Monday, May 07, 2012

Jane's Walk 2012 - Graffiti Walk

Participating each year in one or more Jane's Walk events, in honour of the late urban visionary Jane Jacobs, brings new understanding and appreciation of our city.  This year, inspired by the graffiti wars between Mayor Rob Ford and street artists, we participated in the walking tour about graffiti in Toronto.

The walk was led by Jason Kucherawy, cofounder of the group The Tour Guys, who provide both free and paid tours in Toronto and Vancouver.  Since he does this as a profession, this walk was one of best Jane's Walk that we've ever been on.  The content of the talk was excellent as Jason provided history and background on the graffiti movement, terminology and lingo, motivations, rules of engagement and then showed us examples of works by prominent Toronto graffiti artists.  He had a loud booming voice which he attributed to theatre training, that projected easily to the crowd of over 100 people.  His delivery style was light and humorous as he peppered facts with fascinating anecdotes. 

 
The walk started at the corner of Queen St West and Soho St, the home of the HUG tree created by the graffiti artist known as Elicser.  The tree is a legalized piece of art that was at one point transported to the ROM for an exhibition, and which Elicser spray paints with a new image regularly. "HUG" is actually the name of the crew of artists that help paint the tree but people have taken the name literally and assume that you are supposed to hug the tree.

We were told that the although wall paintings date back to ancient times with hieroglyphics and cave drawings, the current graffiti culture started in the late 60s.  In Philadelphia a kid nicknamed Cornbread wrote his moniker all over the place on walls, while in New York City, TAKI 183 was written by a Greek kid on subway trains to represent his nickname and the street he lived on.

We learned that the writing originated by Cornbread and Taki is called a "tag".  This evolved into "bubble" art or "throw ups" where the writing became more and more elaborate and stylized.  Finally a "piece" combines the fancy writing with some sort of drawing, often referencing cartoons, video characters or other pop culture images.  Images not accompanied by writing is not considered graffiti by graffiti artists, but instead is called "street art".   City Hall however considers any unauthorized markings on a wall that it finds distasteful, political or offensive to be illegal graffiti.  Business owners are liable for cleaning up any graffiti that the city considers unsightly at a cost of about $180 and the fee is added to their property tax if they don't comply.  However businesses can now try to register street art and pieces to get them deemed to be "murals" and therefore art as opposed to graffiti.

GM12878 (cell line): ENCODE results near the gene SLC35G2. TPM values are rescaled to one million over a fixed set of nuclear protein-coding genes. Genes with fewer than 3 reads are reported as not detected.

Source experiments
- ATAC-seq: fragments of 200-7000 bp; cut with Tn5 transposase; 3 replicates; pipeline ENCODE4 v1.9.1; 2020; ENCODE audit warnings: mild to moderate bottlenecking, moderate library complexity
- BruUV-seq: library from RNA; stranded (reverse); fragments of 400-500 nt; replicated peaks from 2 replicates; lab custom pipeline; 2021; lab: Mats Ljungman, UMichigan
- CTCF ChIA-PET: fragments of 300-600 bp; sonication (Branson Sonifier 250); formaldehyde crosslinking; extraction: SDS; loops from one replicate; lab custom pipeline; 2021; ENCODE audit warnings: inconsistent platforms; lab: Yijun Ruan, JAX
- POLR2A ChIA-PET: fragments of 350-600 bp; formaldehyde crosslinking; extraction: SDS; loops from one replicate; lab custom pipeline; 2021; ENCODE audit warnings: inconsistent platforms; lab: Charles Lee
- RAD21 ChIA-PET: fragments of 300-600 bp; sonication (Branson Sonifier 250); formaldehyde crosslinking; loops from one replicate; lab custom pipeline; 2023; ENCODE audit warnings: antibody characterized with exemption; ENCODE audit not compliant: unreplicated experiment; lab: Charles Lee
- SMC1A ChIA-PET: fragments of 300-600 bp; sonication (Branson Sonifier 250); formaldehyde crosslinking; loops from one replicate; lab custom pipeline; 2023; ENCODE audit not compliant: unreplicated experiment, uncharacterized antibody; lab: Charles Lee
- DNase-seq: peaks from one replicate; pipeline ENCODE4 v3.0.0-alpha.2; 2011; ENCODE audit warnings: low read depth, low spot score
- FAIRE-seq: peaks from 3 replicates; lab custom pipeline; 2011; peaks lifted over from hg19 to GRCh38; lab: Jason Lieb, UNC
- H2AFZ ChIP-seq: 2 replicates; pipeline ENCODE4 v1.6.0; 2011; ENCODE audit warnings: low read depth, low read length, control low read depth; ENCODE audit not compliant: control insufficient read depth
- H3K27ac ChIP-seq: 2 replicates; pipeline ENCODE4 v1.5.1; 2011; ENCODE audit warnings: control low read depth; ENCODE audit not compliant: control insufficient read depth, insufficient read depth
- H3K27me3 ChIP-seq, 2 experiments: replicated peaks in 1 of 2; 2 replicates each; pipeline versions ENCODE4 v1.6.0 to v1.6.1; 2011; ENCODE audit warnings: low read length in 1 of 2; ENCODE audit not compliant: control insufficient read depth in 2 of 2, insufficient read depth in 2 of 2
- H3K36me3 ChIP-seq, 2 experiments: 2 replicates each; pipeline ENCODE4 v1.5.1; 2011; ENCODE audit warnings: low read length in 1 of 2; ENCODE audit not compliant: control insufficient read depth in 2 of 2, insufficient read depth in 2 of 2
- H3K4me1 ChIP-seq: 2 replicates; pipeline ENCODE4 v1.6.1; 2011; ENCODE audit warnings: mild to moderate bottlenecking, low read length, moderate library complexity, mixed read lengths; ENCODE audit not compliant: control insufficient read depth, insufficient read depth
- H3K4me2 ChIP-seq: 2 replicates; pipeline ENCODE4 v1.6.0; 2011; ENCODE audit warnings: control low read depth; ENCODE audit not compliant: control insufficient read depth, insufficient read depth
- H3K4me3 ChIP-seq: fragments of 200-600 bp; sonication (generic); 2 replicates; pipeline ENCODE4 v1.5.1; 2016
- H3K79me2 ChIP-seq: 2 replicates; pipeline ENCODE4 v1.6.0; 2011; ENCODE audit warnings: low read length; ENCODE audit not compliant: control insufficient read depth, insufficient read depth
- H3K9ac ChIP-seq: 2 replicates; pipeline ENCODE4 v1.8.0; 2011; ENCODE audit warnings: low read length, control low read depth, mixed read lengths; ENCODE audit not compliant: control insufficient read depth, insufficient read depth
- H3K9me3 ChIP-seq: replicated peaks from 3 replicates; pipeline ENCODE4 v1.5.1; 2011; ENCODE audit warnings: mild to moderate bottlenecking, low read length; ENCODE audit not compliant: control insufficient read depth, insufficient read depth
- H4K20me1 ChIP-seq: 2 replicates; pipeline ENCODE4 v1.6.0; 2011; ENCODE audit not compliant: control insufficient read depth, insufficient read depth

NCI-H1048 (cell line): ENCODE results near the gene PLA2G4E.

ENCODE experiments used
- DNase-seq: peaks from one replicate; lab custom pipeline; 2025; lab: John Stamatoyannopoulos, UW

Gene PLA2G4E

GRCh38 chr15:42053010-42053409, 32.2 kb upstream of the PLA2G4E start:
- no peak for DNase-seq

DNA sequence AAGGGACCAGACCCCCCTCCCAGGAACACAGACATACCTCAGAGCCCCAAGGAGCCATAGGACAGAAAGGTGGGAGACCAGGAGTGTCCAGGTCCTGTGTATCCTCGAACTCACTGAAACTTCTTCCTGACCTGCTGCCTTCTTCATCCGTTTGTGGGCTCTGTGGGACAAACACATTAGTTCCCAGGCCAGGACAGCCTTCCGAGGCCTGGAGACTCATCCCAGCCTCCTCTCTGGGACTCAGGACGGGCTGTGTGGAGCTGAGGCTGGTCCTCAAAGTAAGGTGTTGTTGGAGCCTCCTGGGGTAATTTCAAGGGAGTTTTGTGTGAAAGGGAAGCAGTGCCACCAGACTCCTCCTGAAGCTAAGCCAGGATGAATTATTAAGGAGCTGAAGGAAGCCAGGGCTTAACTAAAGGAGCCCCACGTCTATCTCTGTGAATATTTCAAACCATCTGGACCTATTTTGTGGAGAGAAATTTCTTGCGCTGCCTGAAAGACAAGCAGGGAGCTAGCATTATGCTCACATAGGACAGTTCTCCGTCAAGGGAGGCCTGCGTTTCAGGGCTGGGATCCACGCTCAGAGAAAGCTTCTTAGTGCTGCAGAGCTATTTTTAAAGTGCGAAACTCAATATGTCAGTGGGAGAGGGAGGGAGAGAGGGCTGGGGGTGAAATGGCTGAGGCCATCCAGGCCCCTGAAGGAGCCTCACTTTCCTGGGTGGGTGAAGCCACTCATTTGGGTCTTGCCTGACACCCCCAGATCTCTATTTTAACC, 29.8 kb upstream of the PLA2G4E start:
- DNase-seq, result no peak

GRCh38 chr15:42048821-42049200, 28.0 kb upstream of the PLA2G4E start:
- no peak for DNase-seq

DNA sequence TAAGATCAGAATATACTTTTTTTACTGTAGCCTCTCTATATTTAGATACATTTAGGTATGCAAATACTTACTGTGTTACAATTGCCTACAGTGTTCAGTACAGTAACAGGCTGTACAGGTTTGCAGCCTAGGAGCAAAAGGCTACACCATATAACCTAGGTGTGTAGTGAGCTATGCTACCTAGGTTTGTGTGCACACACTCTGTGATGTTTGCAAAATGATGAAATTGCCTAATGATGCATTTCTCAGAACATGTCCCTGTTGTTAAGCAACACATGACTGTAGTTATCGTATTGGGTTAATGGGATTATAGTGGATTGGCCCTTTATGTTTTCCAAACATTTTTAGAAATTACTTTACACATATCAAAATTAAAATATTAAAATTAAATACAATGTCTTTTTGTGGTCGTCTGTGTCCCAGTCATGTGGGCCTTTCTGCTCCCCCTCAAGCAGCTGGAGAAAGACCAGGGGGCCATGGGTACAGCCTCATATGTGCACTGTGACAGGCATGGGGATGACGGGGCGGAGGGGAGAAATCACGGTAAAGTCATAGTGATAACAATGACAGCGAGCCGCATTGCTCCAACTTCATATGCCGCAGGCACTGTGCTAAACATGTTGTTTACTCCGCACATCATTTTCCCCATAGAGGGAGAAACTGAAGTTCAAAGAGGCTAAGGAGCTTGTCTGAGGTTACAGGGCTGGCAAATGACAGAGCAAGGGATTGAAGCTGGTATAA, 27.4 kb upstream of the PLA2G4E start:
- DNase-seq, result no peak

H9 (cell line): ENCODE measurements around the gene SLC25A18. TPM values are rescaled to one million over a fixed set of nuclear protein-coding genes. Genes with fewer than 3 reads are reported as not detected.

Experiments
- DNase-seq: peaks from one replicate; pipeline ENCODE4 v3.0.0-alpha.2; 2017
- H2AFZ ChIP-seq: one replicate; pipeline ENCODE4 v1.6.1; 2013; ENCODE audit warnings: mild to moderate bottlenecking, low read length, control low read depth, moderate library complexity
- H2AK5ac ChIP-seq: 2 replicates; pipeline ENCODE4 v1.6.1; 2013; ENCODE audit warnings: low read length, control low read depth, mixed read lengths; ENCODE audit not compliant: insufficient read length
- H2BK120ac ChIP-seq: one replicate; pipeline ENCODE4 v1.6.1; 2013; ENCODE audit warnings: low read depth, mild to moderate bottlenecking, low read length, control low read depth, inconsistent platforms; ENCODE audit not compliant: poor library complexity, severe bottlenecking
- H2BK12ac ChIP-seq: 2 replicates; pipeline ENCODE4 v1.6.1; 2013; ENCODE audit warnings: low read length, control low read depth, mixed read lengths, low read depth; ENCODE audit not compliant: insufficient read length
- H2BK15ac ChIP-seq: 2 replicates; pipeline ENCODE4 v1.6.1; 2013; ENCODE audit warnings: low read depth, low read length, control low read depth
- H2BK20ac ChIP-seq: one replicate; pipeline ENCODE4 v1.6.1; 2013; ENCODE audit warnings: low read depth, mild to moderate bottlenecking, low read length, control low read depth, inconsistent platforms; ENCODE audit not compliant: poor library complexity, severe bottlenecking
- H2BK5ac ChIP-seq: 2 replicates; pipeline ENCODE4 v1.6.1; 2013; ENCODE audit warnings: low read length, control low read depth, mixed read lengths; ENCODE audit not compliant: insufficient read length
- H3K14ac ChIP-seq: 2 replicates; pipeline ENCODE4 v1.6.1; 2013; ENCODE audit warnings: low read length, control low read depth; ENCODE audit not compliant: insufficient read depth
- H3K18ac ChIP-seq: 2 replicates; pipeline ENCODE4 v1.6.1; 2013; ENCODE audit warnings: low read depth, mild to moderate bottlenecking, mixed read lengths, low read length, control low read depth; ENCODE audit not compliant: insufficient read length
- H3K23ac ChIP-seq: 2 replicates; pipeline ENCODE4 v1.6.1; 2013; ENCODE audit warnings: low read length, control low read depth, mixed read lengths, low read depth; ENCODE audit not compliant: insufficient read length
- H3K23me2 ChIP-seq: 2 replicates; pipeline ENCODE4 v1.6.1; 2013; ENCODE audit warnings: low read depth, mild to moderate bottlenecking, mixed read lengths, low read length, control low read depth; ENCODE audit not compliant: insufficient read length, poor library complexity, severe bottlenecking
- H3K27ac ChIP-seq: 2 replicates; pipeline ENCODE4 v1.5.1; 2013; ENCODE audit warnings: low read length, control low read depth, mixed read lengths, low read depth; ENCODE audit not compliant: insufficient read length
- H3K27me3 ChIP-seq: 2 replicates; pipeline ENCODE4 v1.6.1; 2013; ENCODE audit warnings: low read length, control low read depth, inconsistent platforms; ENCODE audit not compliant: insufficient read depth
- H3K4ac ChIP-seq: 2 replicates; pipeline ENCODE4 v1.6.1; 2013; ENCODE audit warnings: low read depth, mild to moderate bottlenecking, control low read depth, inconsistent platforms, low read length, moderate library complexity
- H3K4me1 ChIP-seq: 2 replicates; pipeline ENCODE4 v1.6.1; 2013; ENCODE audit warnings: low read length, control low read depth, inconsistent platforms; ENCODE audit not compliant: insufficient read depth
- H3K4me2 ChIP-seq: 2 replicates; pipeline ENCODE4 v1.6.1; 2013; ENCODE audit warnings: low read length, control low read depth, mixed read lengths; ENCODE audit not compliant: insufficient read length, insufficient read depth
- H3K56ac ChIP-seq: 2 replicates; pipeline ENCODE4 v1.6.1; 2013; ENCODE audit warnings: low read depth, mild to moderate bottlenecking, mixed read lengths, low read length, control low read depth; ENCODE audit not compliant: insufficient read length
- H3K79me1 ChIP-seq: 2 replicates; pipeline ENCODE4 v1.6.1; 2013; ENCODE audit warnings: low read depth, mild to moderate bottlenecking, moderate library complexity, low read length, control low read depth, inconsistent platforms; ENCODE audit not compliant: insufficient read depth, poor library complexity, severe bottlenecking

We walked through Rush Alley (nicknamed Graffiti Alley) which runs between the boundaries of Spadina Ave and Augusta Ave, Queen St and Richmond St.  This is a utopia for graffiti artists who seem to have carte blanche to ply their trade without interference from the city.   Jason introduced us to the works of several graffiti artists and their trademark images.  Uber draws the yellow birds, often using physical elements of the setting such as a crack, a ledge, the bars of a gate to complement his pieces.   Poser draws rabbits and Spud draws animated grenades and recently, cartoon versions of Rob Ford's face.

Graffiti artists try to one up each other in style and compete for wall space.  Younger, less established or less talented artists should never write over superior work.  Anyone who does so is labelled a "Toy" which is considered the ultimate diss.  Gregory Allan Elliott applies stencils with kitschy sayings over other throw ups which results in the word "Toy"
being scrawled over his work.  DeadBoy is another contentious street artist who stencils images of raccoons and politicians (Ford, Harper) giving the finger.  Again he infringes on the writings of graffiti artists who retaliate by blacking out enough of his work to obscure it, but leaving enough so you can still tell it is his.  

Anyone who copies another artists' work is said to be "biting" and is therefore considered a Toy.  The exception is to copy a dead artist in tribute.  In general tribute works are never written over.  Hospitals, charities, schools and churches are also considered off limits.  It's nice to know that graffiti artists have a code of conduct.

We ended the tour at the Hotel Ocho, the location of the last remaining Banksy drawing from several years ago when several Banksy works started showing up in Toronto.  The hotel pays the $180 monthly fine to be able to keep it from being whitewashed (although they may have registered it by now).  However they cannot keep it from being defaced by other graffiti artists.  The hotel has a framed drawing of what the work originally looked like in comparison to what is currently remaining.  Someone actually offered the hotel $160,000 to sell him the bricks with the Banksy on it, but they refused.

We had an unexpected thrill when we actually came across a graffiti artist priming a wall for a new piece that will be a tribute to the late Beastie Boys member MCA.  Surprisingly he was not disguised or protected with shades or mask or googles and was a bit unnerved to be swarmed by this big crowd with cameras in hand.  After explaining we were on a graffiti tour, he let us watch him for a minute before we respectfully moved on.  Later we were told that we had just met Uber.  It will be interesting to return to the alley to see his finished product.

We learned so much about the graffiti culture from this tour.  Hopefully our city learns to embrace this as an art form that adds diversity and hipness to our image of Toronto the Good.






1 comment:

Jason Kucherawy said...

Thanks for coming on the Jane's Walk! I'm happy you enjoyed it!